But ongoing work by genetic detectives like Gloria Petersen, Ph.D., Professor of Epidemiology at the Mayo Clinic, is paving the way for tests for earlier detection, risk assessment, personalized treatment, and preventive steps that people at high risk for the disease can take.
“There is still a lot we need to learn, but we are making progress,” says Petersen, who founded the PACGENE Consortium, a group of leading cancer institutions across the United States and Canada that are collaborating to identify susceptibility genes in high-risk familial pancreatic cancer, in those families with at least two affected first degree relatives with the disease.
What Has Been Learned about Tumor Genetics
Collaborative efforts in studying the genetics of pancreatic cancer have already yielded important information. Here are just a few findings:
- Individualizing Risk: Inherited pancreatic cancer can be caused by mutations, known as “germline” mutations, in a number of different genes. These mutations occur in egg or sperm cells and are passed on to every cell in an offspring’s body during reproduction. Today, those at risk of pancreatic cancer due to certain inherited genes can now be better informed of their risk. The genes that can confer inherited risk include BRCA1, BRCA2, PALB2, and CDKN2A. Studies have also shown that certain hereditary colorectal cancer genes, specifically MLH1, MSH2, and MSH6, also increase the risk of pancreatic cancer.
- Risk Varies by Mutation: Genetic variants that are common may only increase a person’s risk of pancreatic cancer one or two percent, while more rare mutations can carry a higher lifetime risk of five to 30 percent.
- Other Factors Influence Risk: Studies have shown that about ten percent of people with pancreatic cancer carry the rarer mutations in genes like BRCA2, ATM, and PALB2. The remaining cases of pancreatic cancer may be linked to the lower-risk genes, lifestyle, or environmental causes, explains Petersen.
- Familial Pancreatic Cancer Is Not a One-Gene-Fits-All Scenario: Research shows that family members with familial pancreatic cancer may have a mutation in one gene, such as BRCA2. Another family may have a PALB2 mutation.
- New Information on Tumor Formation and Spread: Because the cells of pancreatic tumors can be vastly different in the same patient (meaning the tumor is heterogeneous) scientists have assumed there were many different acquired genetic mutations that caused tumor formation and spread. However, genetic research showed the same mutations are involved in driving the primary tumor and the metastases, potentially paving the way for targeted therapies to treat metastatic disease.
Moving Research from the Lab to the Clinic
“Getting a better understanding of the genes that could cause familial pancreatic cancer helps us not only quantify the risk of pancreatic cancer but also the risk of other cancers,” says Petersen, who is also the lead investigator of Mayo’s Pancreatic SPORE initiative, which is focused on the genetic and biological factors influencing pancreatic cancer. “The point of the research is to move the findings from the laboratory into the clinics so we can try to save lives by not only detecting cancer earlier, but also providing more individualized treatment.”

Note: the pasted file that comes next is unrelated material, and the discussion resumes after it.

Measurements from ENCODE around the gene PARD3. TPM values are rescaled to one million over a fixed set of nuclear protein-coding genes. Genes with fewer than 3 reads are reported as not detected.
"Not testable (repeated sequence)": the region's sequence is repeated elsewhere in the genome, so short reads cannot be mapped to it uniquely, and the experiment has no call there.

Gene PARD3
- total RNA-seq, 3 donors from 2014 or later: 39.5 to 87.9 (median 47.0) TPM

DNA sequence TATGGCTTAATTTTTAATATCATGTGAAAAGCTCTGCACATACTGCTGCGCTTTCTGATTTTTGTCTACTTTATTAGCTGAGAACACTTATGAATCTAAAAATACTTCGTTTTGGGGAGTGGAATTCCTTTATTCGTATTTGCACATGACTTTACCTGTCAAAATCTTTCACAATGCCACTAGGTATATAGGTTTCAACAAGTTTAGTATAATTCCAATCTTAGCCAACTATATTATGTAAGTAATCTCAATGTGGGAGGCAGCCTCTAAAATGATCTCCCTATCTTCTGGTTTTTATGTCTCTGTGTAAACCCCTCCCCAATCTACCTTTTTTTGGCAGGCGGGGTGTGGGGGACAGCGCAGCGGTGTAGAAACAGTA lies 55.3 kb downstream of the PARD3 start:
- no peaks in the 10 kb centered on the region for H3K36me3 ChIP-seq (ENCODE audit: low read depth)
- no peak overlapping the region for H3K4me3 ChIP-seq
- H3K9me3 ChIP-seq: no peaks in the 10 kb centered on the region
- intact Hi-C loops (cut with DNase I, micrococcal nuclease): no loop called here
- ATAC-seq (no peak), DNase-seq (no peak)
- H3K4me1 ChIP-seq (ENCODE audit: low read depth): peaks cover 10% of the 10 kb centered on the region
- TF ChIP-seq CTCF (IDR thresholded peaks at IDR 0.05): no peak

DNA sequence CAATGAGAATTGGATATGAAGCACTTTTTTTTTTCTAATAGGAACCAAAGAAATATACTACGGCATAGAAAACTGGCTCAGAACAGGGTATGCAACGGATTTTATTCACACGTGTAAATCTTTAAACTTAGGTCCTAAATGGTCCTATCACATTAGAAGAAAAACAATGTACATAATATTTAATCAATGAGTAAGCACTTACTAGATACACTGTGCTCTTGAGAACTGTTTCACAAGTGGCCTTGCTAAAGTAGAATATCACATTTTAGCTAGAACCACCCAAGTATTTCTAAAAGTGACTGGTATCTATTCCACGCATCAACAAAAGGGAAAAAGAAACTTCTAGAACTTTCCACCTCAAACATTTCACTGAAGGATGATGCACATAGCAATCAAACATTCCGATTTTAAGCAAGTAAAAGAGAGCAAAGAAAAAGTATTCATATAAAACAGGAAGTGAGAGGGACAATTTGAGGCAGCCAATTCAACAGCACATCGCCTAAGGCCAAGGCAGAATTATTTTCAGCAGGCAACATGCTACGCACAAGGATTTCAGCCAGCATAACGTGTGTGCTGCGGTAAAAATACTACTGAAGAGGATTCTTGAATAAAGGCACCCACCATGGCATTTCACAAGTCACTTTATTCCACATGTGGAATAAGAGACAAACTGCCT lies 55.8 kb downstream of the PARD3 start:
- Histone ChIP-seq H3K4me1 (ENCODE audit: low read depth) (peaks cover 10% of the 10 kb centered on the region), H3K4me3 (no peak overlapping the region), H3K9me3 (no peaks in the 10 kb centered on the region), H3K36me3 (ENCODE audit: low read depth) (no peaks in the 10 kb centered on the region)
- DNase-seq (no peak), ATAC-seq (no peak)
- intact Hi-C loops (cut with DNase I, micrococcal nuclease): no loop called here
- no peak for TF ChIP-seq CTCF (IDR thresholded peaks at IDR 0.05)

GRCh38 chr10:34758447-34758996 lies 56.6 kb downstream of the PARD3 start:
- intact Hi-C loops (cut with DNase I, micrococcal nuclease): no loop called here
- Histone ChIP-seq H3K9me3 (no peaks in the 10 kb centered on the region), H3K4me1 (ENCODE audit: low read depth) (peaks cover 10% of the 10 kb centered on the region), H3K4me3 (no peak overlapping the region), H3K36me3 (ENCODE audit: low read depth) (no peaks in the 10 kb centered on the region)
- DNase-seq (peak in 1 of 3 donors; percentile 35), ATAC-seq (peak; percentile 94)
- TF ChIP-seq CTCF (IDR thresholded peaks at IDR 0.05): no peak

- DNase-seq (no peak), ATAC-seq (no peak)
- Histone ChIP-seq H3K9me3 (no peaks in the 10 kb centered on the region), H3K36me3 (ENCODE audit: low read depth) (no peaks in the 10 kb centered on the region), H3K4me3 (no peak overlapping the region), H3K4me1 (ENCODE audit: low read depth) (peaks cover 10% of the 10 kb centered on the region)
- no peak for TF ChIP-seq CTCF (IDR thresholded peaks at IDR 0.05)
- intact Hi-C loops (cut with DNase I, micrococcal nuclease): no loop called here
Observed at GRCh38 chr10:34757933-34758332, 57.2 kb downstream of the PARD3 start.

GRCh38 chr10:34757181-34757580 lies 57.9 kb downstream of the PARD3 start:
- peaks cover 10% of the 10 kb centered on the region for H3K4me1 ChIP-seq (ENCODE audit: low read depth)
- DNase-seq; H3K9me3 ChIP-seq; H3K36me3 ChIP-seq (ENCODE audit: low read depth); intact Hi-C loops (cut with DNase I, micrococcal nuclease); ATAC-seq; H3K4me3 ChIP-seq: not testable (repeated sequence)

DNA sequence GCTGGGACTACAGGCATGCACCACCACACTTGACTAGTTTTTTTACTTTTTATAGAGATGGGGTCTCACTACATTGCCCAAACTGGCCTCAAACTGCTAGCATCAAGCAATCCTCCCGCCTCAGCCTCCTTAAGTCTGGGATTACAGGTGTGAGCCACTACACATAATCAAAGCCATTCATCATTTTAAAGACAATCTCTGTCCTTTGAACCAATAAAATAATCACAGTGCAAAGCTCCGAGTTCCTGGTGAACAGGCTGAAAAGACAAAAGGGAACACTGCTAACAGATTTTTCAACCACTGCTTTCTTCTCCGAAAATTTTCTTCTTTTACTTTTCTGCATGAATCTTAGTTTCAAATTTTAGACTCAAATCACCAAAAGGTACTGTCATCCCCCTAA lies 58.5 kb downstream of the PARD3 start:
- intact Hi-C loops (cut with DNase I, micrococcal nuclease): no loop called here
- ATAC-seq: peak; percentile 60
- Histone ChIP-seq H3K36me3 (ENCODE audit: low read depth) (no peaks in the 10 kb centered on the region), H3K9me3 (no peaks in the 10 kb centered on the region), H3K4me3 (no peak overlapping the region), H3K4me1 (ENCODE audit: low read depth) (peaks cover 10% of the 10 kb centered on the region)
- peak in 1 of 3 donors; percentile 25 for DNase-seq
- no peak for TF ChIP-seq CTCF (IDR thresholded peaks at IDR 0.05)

Indeed, individualized treatment does hold promise. Already, doctors know that some drugs seem to work better in patients whose tumors carry certain mutations. For example, one drug called erlotinib may work better in patients whose tumors have a particular change in a gene called EGFR.
To be clear, though, DNA is not always destiny. “Many people who carry mutations may not develop pancreatic cancer, but positive family history of pancreatic cancer is a consistent risk factor, with about a two-fold increased risk to first degree relatives” says Petersen, who along with co-investigator Ken Zaret, Ph.D., of the Penn Institute for Regenerative Medicine, developed a new blood test that uses two protein markers to pick up pancreatic cancer in its earliest, most treatable stages. The test is still being studied, but has shown 87 percent sensitivity, meaning that’s how often it can correctly identify someone with stage I or II pancreatic cancer. It also had 98 percent specificity, meaning the ability to accurately rule out cancer in a person who doesn’t have it.
If you are concerned about your risk, there are steps you can take to reduce your risk. Among those risk-reducers are maintaining a healthy body weight, and quitting smoking, since tobacco users are about three times more likely to develop pancreatic cancer than non-smokers, says Petersen.
But if there is a significant family history of breast cancer or pancreatic cancer, there are tests available for the BRCA1, BRCA2, and PALB2 genes. If there is a family history of melanoma and pancreatic cancer, testing is available for the p16 or CDKN2A gene. Some people may choose to participate in familial pancreatic cancer research registries.
The first step, though, is to speak to a cancer genetic counselor who can advise on the benefits as well as potential risks of genetic testing, explains Petersen, who is also researching the bioethical and behavioral implications of cancer genetic testing. A genetic counselor will go over the family history, see if there may be a hereditary component, and try to determine a person’s lifetime risk.
As to the future, Petersen is very hopeful. “Pancreatic cancer is a terrible disease, but I do absolutely believe that soon we will be better able to inform individuals about their risk,” she says. “Everything that we do adds to the body of knowledge about pancreatic cancer, and that’s why we do this.”